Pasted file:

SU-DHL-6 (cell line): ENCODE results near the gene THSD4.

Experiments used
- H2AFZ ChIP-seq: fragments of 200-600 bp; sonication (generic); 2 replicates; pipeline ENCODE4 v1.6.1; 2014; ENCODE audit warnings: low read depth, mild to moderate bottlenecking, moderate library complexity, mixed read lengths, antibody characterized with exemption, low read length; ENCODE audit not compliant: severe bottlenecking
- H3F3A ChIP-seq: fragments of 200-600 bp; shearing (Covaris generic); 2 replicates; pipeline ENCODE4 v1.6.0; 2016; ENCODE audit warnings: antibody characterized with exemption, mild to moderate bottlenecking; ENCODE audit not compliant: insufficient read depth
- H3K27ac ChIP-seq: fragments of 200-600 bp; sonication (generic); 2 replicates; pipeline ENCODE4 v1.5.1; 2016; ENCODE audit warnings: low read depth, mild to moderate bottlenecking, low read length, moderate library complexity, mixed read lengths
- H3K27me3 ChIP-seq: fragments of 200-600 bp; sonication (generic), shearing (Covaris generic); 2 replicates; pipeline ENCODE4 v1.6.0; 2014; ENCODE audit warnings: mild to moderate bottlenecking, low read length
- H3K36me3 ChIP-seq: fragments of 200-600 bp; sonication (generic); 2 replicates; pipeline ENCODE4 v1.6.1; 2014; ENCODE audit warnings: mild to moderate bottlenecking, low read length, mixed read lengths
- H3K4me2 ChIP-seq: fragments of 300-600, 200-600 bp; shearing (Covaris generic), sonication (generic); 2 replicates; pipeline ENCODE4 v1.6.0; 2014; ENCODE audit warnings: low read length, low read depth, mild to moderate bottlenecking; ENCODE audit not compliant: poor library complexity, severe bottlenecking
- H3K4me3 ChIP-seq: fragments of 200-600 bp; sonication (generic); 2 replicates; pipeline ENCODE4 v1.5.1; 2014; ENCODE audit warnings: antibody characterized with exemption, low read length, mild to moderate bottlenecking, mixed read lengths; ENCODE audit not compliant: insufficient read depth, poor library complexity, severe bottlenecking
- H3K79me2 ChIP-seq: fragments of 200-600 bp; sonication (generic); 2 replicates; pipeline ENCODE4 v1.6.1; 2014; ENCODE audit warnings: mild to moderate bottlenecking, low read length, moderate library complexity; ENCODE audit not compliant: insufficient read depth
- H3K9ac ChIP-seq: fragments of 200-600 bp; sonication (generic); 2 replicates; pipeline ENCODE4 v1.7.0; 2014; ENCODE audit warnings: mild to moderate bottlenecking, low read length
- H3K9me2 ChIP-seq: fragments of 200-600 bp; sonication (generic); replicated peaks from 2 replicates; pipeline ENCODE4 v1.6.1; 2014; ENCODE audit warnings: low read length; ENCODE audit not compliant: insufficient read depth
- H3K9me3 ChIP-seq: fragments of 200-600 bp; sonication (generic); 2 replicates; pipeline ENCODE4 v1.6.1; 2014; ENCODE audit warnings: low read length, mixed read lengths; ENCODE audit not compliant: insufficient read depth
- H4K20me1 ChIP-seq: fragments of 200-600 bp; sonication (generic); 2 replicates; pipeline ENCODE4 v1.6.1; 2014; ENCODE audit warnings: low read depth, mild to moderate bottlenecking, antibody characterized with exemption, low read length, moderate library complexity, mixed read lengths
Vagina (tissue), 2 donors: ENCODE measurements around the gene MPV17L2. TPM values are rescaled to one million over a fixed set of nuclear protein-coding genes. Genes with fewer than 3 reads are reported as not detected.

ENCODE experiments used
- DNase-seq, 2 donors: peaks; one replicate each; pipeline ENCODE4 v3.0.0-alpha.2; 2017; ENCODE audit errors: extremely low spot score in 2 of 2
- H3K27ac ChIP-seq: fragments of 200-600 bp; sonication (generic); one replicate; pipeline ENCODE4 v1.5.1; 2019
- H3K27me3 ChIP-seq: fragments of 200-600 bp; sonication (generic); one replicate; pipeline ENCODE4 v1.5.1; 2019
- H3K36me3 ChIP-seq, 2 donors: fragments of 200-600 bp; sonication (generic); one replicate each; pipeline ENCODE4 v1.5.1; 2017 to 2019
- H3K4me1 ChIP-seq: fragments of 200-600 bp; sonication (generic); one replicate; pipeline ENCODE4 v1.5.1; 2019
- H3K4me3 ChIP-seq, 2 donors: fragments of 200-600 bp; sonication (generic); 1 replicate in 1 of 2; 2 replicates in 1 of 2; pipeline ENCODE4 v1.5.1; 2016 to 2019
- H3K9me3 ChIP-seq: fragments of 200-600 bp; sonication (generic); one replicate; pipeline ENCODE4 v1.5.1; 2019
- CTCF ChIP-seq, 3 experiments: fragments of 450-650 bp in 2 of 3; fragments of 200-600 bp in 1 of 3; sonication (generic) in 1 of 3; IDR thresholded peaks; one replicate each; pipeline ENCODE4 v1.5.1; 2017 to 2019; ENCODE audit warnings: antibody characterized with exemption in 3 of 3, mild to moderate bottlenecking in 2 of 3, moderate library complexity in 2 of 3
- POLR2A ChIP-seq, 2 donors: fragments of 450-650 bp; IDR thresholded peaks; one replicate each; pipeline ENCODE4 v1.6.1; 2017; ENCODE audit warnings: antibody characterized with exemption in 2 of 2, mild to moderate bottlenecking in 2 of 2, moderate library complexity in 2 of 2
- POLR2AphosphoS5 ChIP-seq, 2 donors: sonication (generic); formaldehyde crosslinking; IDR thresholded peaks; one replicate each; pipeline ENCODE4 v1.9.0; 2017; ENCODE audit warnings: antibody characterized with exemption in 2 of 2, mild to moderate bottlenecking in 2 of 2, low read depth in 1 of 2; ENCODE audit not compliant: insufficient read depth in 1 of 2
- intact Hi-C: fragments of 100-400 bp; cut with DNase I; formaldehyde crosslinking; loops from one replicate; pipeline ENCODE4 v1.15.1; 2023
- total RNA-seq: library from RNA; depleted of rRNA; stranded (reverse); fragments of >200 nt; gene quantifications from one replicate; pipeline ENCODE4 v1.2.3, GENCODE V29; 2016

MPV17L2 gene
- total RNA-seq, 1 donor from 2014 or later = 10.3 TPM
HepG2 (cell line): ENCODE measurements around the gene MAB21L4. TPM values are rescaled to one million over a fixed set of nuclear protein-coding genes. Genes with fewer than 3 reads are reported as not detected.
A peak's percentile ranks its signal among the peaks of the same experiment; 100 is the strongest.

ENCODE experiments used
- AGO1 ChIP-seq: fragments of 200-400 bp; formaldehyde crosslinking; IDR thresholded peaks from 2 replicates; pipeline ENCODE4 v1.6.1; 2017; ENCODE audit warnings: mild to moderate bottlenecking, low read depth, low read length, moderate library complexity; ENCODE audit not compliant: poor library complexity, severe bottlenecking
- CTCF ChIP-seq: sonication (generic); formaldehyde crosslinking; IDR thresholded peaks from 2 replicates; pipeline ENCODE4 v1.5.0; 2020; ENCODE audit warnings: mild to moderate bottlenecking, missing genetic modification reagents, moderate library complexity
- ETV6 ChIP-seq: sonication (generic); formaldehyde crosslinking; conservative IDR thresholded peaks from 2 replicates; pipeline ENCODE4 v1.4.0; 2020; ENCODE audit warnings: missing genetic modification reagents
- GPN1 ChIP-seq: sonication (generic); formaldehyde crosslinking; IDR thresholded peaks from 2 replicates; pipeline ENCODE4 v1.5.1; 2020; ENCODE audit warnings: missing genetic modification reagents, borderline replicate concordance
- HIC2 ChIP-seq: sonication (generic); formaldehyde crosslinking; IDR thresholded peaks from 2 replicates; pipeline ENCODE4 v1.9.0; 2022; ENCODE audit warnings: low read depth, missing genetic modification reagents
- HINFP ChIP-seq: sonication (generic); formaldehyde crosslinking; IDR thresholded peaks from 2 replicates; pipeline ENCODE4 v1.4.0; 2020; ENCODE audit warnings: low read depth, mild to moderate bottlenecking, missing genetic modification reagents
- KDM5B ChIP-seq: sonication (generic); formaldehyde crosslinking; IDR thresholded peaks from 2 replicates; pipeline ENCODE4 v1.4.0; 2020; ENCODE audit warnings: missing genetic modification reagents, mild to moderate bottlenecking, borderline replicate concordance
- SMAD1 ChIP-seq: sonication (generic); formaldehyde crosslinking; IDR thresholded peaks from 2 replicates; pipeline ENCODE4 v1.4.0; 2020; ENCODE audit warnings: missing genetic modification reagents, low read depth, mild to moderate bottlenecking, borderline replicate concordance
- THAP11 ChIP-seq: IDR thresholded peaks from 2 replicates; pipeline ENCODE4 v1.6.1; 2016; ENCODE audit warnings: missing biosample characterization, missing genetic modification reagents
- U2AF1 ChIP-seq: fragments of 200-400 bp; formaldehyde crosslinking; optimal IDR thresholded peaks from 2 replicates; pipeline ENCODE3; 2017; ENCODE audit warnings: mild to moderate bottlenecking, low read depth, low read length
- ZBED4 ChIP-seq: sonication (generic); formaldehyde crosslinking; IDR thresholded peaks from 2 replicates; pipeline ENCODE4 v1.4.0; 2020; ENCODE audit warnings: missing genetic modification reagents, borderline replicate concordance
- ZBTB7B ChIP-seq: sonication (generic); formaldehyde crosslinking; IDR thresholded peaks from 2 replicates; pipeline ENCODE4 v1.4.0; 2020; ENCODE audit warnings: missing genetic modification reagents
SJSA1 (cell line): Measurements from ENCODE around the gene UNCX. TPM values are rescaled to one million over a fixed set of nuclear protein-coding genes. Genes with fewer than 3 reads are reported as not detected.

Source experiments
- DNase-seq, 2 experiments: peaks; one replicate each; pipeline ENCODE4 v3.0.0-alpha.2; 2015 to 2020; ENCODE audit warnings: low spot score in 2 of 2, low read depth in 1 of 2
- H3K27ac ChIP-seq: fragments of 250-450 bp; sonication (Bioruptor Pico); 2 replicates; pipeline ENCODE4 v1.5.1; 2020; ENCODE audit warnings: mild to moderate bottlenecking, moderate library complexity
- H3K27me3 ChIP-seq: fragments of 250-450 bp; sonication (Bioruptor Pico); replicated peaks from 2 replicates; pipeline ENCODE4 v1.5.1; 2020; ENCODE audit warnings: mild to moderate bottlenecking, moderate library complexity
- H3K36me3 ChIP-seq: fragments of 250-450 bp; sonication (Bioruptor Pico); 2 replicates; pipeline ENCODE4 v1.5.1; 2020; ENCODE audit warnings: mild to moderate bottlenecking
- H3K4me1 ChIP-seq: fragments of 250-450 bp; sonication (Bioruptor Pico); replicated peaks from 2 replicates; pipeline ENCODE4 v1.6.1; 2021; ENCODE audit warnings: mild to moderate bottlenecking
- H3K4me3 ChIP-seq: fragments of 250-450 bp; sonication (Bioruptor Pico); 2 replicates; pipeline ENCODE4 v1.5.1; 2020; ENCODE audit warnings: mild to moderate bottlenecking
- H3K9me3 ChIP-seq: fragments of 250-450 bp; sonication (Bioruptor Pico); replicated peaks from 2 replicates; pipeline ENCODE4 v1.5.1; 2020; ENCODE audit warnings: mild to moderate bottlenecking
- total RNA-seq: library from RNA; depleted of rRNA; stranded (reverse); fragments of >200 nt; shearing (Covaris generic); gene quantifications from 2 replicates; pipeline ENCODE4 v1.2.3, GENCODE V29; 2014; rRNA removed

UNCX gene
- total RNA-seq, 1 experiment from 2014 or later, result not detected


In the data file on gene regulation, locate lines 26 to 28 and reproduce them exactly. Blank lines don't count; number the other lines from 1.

- POLR2AphosphoS5 ChIP-seq, 2 donors: sonication (generic); formaldehyde crosslinking; IDR thresholded peaks; one replicate each; pipeline ENCODE4 v1.9.0; 2017; ENCODE audit warnings: antibody characterized with exemption in 2 of 2, mild to moderate bottlenecking in 2 of 2, low read depth in 1 of 2; ENCODE audit not compliant: insufficient read depth in 1 of 2
- intact Hi-C: fragments of 100-400 bp; cut with DNase I; formaldehyde crosslinking; loops from one replicate; pipeline ENCODE4 v1.15.1; 2023
- total RNA-seq: library from RNA; depleted of rRNA; stranded (reverse); fragments of >200 nt; gene quantifications from one replicate; pipeline ENCODE4 v1.2.3, GENCODE V29; 2016